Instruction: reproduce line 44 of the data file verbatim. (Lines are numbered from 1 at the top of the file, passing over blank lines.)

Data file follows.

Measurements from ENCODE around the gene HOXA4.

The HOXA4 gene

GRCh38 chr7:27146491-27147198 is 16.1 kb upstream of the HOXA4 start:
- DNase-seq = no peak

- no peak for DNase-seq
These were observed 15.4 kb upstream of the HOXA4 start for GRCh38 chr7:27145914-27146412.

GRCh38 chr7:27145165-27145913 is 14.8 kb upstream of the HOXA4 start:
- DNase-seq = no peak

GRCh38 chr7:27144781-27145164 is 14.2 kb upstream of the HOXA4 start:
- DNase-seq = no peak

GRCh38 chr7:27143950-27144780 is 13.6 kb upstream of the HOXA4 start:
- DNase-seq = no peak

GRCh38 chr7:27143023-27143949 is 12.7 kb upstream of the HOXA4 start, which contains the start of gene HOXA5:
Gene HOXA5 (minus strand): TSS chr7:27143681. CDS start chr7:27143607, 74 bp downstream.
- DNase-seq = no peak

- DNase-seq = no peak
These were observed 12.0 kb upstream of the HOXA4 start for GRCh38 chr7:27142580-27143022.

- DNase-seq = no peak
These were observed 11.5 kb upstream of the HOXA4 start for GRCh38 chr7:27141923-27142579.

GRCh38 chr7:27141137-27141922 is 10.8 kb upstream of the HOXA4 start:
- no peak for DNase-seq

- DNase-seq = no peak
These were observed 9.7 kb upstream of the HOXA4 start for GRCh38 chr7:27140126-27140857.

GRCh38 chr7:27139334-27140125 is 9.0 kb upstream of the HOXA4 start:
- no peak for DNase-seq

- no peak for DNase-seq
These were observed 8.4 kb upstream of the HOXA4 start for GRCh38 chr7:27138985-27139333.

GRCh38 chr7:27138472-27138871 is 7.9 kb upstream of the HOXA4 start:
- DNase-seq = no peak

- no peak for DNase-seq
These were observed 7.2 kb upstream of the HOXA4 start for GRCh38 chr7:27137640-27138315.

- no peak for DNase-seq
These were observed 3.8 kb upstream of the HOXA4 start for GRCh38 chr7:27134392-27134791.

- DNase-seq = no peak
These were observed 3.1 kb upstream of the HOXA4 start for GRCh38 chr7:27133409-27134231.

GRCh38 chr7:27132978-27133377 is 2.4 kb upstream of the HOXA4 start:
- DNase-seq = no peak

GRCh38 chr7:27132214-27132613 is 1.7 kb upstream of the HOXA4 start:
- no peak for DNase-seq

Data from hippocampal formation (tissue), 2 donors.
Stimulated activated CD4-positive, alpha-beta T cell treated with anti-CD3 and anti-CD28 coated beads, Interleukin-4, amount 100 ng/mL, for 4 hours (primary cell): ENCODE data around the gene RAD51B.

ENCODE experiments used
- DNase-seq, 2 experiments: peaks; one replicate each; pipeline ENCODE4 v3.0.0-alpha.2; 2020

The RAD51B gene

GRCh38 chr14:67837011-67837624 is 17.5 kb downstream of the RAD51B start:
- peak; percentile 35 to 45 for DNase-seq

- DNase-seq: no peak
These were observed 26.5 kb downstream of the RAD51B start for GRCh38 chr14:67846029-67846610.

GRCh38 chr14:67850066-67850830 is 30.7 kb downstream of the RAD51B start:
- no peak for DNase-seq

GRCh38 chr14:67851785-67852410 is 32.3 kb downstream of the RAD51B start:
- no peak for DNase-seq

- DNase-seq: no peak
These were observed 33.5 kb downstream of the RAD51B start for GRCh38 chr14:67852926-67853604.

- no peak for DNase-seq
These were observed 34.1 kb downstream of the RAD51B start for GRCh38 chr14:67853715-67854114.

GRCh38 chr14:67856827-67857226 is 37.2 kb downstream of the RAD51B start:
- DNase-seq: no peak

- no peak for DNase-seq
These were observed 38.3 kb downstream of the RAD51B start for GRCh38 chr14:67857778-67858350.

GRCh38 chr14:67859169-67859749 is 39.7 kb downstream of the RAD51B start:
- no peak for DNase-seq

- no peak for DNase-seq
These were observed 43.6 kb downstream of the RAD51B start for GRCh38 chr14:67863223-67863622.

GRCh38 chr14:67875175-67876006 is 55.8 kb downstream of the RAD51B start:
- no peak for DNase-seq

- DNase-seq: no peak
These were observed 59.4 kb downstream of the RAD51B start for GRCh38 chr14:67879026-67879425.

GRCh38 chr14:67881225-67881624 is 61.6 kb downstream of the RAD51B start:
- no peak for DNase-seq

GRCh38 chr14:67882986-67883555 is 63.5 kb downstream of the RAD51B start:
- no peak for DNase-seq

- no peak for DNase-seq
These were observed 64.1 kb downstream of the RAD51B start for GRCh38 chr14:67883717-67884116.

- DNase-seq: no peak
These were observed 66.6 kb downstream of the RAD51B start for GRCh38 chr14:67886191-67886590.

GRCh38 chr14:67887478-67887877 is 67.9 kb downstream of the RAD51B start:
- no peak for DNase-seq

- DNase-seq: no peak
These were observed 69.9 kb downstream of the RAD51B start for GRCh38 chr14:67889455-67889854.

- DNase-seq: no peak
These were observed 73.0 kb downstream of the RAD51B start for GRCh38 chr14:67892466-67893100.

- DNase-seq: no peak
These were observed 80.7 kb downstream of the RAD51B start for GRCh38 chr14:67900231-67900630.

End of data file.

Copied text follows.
The RAD51B gene